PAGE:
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Jasmine Dispatch

Jasmine is Jammin' in Africa!

I bet you're wondering, "Where in the world is Jasmine?" Well, I'm in Africa, can you believe it!?! After almost an entire day of flying, I finally landed in Bamako, the capital city of Mali. It was a long flight, but they kept the Coca Cola's coming, so that passed the time. I had two brief layovers, one in Dakar, Senegal and another in Abidjan, Cote D' Ivoire - I thought I would never get to Bamako. My flight got in at about 9:00pm, but it wasn't until about 10:30pm that I got through the luggage check and cleared through customs. So, there I was backpack in hand, jet lagged, and thinking to myself "Wow, I am in Africa!" So, I ventured my way outside. There are very few street lights in Mali so nighttime is darker than you could ever imagine.

The Guiness guys of Mali
As I walked out of the airport trying to figure out what to do, a dozen people surrounded me trying to help me with my bags and boxes. Luckily, a Fulani guy who spoke English heard me and came over to help. This guy was amazing! He spoke English, French, and two of the native languages, Bambara and Fulani, so he translated and got me a taxi to the Mande Hotel, which wasn't too far. What a guy! The adventure had begun. I was in a third world country, I couldn't speak the language (which means I couldn't understand a thing either), and honestly, I was very afraid.

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Gooood Morning Mali!
This beautiful hotel sits just on the bank of the Niger River, and when I woke up the next morning I opened my window to a breathtaking scene. In the quiet of dawn two fishermen went floating by in a canoe as I watched my first sunrise in the motherland - Africa. I was no longer afraid, the dark scary night was long forgotten, and she is beautiful.

Still, the best was yet to come - wait and meet the people! Mali is the 4th poorest country in the world, but these are the most giving people I've ever met. After I checked out of the Mande Hotel, Barry took me to meet his family. This time I did not take a taxi, we took the local Bamabus (better known as the chocho) instead. These small green vans which are made to accommodate 15 people are packed to fit up to 22 people, in addition to whatever they're carrying, from pots and baskets to babies and chickens. Public transportation in America is so different, people like their space, and a packed bus sparks tempers, attitudes, and often massive confusion. It was surprising that no one seemed to mind that we were practically sitting on top of one another- even the chicken seemed to be OK with it. The chochos will take you almost anywhere in the city for 100 CFA (less than a dollar, since 557 CFA=$1) while a taxi might charge 2000 CFA (10,000 if you're a tourist and they think they can get away with it). The only catch is you have to know where you're going and which chochos will get you there. So, How do you know which chocho goes where? Well, the guy hanging out the door will tell you. There are no designated stops or pickups. As the van rolls by the guy yells, ArydaArydaAryda! or ManabougouMananbougou! (the names of two of the main districts in Bamako, Aryda and Mananbougou). If you're going that way you wave them down and they pick you up. If you don't understand what he's saying or if you don't know the name of the place you're trying to go you could easily take a wrong turn somewhere and get completely lost. Luckily, Barry is a good teacher and he taught me the names of the main places in town so I could learn to take the chocho by myself.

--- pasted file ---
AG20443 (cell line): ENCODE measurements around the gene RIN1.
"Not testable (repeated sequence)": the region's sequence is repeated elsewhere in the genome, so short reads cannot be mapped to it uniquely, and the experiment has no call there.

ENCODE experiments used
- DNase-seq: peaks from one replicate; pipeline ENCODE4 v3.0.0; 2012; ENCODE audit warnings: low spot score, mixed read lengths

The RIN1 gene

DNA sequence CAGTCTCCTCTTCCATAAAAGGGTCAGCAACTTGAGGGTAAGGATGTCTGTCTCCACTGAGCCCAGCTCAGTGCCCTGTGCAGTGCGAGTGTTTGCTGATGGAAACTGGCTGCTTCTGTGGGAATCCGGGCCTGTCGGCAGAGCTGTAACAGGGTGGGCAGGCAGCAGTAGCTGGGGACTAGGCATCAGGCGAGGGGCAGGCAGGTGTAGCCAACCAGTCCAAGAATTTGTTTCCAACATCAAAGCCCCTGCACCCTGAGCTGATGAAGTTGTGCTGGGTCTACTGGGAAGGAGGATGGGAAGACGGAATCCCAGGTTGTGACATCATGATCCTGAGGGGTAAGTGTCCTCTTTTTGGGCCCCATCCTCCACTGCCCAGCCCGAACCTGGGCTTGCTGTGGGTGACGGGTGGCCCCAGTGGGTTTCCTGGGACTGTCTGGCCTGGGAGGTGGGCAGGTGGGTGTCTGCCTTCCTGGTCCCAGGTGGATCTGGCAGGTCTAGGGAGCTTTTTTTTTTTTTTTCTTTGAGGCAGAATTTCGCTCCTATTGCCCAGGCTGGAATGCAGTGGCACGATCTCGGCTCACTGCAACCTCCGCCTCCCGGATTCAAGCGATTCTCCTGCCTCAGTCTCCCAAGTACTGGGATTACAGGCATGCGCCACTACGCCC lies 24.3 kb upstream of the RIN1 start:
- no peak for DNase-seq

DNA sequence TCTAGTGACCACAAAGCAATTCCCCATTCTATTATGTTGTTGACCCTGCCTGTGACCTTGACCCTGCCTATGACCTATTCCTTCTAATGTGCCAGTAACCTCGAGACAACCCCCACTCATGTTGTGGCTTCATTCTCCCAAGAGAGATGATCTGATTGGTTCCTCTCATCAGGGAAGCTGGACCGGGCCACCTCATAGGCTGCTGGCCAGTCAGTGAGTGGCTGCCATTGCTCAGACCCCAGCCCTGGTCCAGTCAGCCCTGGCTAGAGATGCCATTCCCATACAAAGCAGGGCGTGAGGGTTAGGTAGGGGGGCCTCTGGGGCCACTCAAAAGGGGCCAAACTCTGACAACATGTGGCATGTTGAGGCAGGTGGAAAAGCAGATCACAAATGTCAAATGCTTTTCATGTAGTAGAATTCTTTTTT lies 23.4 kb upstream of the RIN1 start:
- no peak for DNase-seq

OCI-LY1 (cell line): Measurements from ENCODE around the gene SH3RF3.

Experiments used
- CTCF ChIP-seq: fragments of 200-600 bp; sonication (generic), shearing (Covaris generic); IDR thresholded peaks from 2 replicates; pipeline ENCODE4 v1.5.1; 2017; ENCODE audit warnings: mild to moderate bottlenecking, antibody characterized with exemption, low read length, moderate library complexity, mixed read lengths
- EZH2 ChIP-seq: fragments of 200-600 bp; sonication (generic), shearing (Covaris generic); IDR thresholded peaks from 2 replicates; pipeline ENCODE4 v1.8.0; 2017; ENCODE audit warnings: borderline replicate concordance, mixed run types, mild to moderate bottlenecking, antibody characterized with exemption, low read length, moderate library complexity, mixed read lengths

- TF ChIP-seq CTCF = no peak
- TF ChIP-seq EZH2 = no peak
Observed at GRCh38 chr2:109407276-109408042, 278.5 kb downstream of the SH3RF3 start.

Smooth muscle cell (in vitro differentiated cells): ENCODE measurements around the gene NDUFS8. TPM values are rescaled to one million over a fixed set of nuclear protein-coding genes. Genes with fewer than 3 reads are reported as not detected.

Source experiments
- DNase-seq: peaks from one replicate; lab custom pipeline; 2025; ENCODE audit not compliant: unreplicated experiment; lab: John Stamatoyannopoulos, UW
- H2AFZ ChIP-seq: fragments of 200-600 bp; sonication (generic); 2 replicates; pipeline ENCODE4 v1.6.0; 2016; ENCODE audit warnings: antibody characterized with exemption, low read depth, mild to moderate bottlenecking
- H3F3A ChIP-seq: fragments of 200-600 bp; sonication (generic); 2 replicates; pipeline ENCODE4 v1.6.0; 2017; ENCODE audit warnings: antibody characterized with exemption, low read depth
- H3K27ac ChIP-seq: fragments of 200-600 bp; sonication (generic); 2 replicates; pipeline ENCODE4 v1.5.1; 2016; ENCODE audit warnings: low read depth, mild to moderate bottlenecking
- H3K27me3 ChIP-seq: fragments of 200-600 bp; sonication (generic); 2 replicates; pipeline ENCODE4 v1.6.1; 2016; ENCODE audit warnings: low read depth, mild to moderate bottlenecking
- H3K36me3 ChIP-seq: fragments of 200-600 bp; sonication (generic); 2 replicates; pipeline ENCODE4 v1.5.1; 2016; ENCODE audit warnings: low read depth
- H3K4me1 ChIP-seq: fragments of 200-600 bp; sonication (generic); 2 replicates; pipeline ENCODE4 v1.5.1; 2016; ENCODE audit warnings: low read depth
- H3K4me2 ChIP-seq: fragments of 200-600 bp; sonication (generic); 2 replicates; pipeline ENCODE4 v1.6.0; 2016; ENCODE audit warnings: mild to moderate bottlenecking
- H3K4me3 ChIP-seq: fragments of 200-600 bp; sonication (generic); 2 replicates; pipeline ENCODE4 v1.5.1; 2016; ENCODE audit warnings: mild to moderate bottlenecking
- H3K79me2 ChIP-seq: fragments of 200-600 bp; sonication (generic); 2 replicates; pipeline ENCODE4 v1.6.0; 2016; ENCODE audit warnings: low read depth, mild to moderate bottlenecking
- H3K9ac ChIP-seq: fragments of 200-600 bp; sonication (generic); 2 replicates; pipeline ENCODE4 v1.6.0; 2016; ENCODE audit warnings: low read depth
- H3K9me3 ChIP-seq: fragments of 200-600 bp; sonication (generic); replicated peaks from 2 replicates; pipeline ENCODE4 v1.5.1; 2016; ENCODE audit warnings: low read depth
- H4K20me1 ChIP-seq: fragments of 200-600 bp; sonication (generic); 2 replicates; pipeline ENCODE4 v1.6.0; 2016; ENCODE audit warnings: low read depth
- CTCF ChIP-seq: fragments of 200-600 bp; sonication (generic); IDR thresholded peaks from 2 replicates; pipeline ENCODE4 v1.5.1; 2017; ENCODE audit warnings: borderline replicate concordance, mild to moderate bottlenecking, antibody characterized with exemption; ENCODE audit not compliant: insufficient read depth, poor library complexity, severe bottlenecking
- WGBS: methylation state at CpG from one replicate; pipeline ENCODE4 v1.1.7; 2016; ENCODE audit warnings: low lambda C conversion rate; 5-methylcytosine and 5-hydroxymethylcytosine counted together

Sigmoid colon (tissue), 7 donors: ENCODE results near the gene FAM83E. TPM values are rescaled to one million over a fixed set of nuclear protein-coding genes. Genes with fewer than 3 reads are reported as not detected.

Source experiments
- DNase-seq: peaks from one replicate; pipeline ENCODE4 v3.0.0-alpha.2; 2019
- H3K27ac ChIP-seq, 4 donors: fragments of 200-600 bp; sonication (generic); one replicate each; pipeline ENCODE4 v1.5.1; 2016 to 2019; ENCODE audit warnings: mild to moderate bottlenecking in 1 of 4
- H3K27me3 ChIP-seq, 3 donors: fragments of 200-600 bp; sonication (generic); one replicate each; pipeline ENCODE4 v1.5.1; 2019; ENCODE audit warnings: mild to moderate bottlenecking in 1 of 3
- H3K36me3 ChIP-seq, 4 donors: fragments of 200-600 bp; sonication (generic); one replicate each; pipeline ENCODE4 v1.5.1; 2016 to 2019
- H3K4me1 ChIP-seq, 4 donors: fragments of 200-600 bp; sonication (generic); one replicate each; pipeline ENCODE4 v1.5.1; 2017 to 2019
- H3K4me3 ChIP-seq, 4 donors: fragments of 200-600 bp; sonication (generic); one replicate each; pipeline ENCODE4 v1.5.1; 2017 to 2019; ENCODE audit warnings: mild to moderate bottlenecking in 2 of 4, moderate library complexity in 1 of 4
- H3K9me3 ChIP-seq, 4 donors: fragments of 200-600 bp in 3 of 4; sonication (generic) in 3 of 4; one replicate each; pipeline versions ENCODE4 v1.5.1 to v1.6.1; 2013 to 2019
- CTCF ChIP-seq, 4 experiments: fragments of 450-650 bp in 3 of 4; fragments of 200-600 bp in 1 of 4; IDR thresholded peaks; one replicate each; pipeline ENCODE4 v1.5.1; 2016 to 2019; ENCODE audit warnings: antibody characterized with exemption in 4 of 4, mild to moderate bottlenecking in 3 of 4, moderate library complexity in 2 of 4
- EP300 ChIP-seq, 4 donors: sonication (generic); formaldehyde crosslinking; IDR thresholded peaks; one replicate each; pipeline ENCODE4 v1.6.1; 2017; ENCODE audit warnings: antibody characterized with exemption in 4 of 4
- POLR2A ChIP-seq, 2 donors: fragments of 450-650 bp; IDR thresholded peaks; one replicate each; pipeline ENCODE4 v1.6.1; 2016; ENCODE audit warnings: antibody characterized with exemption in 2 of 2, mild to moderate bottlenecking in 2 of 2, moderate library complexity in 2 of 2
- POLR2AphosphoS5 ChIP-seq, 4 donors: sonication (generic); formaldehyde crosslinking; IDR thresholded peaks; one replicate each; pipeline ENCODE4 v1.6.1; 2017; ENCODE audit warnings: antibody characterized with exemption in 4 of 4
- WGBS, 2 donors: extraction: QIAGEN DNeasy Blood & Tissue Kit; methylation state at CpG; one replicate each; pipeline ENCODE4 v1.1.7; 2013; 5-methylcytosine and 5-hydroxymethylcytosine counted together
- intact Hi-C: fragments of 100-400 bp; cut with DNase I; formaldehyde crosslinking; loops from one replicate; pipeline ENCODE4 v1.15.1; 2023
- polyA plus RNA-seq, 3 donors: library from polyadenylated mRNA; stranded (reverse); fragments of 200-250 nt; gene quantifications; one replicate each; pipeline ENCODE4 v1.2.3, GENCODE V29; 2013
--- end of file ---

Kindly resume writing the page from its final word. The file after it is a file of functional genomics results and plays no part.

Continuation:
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Me and my new friends from Mali
We arrived in Barry's neighborhood after a very scenic thirty-minute ride from the main city across the Pont de Martyrs (The Bridge of the Martyrs) where hundreds of people were killed during a student led protest in 1991. This bridge is not far from the University and is heavily trafficked because it crosses the Niger River, connecting the downtown to an area called Mananbougou. We got off the chocho at a very crowded intersection where everyone seemed to be selling something - all types of fruits and vegetables, raw meat, cigarettes, tissue, key chains, watches and any other miscellaneous items people in the area might need to buy. We then passed through onto a quieter back street and walked for about ten more minutes until we reached his house. His family instantly greeted me in Bambara, the most widely spoken language in Mali (next to the official language, French,). And once they found that I didn't speak the language they even tried greeting me in English. I thought their English was very clear, but they found it quite amusing that I actually understood them and responded. It was near lunch time and Barry's grandmother, who he called the Big Mother of the house was coming out of her room to join the family for lunch. She smiled as I was able to greet her with the Bambara I'd learned upon arrival (A-nee-sho-gu-ma? - Are you having a good morning?).

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It's teatime in Mali